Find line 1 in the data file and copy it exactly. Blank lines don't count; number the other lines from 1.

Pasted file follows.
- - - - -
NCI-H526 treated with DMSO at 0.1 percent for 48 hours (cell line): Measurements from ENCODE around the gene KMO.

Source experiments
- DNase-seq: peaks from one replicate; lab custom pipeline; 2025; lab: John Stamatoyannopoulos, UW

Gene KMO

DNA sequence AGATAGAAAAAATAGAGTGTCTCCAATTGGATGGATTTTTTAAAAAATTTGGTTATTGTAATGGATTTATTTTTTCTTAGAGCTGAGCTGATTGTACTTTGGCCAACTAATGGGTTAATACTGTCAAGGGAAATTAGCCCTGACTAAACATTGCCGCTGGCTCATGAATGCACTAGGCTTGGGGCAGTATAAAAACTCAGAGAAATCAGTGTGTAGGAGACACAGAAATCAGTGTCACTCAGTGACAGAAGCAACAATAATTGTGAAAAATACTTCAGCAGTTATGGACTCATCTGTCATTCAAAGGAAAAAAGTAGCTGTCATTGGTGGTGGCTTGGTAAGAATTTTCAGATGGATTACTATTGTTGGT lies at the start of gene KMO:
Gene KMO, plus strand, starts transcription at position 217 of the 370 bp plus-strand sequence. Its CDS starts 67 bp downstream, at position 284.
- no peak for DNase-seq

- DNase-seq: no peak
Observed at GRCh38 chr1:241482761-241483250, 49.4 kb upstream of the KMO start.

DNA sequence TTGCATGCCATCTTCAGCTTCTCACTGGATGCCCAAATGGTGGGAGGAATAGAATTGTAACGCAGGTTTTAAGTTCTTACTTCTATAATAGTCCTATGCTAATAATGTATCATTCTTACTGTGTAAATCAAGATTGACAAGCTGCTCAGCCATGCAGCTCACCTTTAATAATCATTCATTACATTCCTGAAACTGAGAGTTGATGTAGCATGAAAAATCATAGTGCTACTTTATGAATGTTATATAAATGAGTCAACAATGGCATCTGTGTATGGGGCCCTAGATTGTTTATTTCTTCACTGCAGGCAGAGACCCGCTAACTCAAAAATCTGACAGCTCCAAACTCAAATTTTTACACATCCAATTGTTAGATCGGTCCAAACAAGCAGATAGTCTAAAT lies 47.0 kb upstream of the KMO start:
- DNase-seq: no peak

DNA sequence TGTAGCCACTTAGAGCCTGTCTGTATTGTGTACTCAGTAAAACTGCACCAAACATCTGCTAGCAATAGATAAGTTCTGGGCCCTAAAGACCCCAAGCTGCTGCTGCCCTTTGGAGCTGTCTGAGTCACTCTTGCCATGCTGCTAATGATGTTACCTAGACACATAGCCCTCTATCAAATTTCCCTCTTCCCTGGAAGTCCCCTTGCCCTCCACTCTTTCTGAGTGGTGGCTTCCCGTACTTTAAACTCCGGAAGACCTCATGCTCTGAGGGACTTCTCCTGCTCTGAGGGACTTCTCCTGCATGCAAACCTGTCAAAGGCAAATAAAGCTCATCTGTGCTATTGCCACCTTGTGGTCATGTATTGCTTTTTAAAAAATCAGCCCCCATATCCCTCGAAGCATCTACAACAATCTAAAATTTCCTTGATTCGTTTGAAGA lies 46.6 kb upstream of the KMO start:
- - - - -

NCI-H526 treated with DMSO at 0.1 percent for 48 hours (cell line): Measurements from ENCODE around the gene KMO.